In downtown Bethesda, Apex site developers received permission for an overnight demolition project in October.
Today, demolition professionals often recycle more than 90% of a building after it’s been leveled but there are still major noise issues that go along with demolition projects, especially in larger metros.
According to Bethesda Magazine, a 30-day noise waver places a cap on the amount of sound the Apex developer, Carr Properties, can produce while demolishing the property. The structure, a 150,000-square-foot building, is located at 7272 Wisconsin Ave. County officials will be monitoring the demolition job throughout the month of October, especially during the night, to make sure that the noise doesn’t get too loud or cause too much commotion.
“They won’t be able to make unlimited noise,” said Stan Edwards, Montgomery County’s chief of environmental policy and compliance.
For months, Montgomery County weighed Carr Properties’ request to conduct the round-the-clock demolition and finally approved the project.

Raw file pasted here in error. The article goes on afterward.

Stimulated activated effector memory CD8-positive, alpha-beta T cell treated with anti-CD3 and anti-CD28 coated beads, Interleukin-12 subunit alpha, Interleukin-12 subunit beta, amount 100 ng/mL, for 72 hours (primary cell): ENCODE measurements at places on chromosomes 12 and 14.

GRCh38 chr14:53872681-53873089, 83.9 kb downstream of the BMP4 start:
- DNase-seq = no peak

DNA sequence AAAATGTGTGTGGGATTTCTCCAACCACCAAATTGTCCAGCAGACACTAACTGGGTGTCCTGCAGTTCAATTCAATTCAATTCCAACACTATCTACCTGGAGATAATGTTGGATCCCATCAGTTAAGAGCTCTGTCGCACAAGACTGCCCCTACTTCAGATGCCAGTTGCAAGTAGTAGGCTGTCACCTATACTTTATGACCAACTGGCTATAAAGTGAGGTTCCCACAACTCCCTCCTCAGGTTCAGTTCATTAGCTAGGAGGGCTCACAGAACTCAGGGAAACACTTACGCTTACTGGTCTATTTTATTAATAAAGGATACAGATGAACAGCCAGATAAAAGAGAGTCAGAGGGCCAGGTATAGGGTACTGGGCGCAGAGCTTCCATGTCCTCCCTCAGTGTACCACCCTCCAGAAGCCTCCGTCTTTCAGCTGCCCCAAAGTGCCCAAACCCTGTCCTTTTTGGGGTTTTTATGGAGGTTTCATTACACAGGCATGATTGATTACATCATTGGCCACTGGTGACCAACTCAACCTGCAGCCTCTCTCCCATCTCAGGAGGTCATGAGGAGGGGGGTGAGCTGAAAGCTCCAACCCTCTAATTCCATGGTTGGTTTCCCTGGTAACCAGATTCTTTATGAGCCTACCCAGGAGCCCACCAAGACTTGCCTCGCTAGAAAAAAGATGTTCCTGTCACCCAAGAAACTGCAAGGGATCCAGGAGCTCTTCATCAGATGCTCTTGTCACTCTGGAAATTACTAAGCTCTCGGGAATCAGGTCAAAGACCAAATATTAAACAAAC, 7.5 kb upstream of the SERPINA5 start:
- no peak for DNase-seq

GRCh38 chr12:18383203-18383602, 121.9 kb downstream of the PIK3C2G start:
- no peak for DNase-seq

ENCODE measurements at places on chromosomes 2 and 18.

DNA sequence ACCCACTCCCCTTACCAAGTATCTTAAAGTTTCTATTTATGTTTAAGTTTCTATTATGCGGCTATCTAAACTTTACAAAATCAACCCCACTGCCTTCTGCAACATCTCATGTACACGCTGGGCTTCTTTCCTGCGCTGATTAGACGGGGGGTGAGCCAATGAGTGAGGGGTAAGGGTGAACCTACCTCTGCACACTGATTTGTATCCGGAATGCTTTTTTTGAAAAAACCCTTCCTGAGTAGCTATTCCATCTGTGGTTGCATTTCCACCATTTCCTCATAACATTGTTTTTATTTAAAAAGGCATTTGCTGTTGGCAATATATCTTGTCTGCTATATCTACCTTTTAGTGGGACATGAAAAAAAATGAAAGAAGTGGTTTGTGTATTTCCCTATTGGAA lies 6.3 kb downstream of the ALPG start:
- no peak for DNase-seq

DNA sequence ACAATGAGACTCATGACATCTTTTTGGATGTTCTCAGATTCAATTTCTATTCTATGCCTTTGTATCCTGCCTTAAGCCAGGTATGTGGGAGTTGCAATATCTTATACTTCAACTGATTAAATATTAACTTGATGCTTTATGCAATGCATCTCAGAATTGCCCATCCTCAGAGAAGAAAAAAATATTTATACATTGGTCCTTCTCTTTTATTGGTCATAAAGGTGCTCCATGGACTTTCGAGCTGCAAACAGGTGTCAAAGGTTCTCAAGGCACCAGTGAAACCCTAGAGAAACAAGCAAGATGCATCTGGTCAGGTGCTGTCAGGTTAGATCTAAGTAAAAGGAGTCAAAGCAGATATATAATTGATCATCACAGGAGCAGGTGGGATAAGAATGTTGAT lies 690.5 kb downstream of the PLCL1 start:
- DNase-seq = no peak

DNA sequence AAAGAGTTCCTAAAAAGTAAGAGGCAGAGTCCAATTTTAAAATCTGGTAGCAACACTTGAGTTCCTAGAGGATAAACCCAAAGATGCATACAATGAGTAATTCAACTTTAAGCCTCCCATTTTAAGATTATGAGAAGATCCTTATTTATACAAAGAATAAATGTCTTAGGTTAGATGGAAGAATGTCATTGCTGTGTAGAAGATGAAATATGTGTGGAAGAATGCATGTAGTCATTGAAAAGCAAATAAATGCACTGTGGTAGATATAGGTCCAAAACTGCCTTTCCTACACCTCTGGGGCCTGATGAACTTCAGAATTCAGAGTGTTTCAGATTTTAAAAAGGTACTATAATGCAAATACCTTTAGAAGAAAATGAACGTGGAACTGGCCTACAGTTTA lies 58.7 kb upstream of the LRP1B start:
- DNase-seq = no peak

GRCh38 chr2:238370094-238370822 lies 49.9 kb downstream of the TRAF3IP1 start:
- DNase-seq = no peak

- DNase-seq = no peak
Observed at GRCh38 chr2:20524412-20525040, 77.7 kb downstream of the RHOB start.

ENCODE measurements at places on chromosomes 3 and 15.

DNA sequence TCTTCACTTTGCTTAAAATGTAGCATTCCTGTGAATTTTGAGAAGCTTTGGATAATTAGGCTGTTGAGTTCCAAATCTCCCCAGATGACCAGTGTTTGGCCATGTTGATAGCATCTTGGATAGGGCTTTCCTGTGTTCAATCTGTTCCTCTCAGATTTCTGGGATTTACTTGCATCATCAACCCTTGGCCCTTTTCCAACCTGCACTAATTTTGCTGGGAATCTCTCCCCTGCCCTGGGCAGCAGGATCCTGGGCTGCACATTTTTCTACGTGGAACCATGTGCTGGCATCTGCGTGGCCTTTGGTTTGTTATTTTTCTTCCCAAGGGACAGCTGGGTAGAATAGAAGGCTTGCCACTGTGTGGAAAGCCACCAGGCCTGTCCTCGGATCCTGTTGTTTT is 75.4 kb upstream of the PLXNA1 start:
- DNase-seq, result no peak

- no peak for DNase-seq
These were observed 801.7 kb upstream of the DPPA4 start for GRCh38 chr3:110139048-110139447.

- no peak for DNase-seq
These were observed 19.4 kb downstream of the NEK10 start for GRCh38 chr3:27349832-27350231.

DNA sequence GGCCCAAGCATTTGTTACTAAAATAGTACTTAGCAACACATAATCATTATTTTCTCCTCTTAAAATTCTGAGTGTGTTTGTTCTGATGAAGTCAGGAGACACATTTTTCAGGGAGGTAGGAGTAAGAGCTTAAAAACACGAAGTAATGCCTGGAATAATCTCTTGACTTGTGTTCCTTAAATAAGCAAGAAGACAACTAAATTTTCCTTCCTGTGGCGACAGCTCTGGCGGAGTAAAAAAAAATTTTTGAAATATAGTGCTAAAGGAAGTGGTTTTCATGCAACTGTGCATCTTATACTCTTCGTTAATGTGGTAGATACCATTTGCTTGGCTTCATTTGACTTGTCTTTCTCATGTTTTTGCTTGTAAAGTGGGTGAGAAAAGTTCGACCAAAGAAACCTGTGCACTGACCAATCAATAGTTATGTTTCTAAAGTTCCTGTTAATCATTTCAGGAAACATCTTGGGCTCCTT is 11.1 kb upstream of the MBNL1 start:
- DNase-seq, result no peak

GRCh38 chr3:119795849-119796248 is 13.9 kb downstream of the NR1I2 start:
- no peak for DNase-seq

“It’s surrounded by lots of big buildings, and that will serve as a good noise buffer,” Edwards added. “[There] definitely will be a lot of people who will here [the demolition].”
According to Construction and Demolition Recycling, the permit also states that the overnight demolition must remain below 85 decibels from at least 50 feet away. The permit will last until November 8th and Carr Properties can apply for two additional 30-day extensions if the project doesn’t finish by then. If Carr Properties does need an extension, a new permit application must be submitted.
Shelly Saunders, hotel manager at the Residence Inn Bethesda, is concerned that the demolition activity, even if it complies with the noise ordinance, will likely keep the hotel guests awake throughout the night.
“We’re trying to avoid huge revenue losses and really unhappy customers,” she said.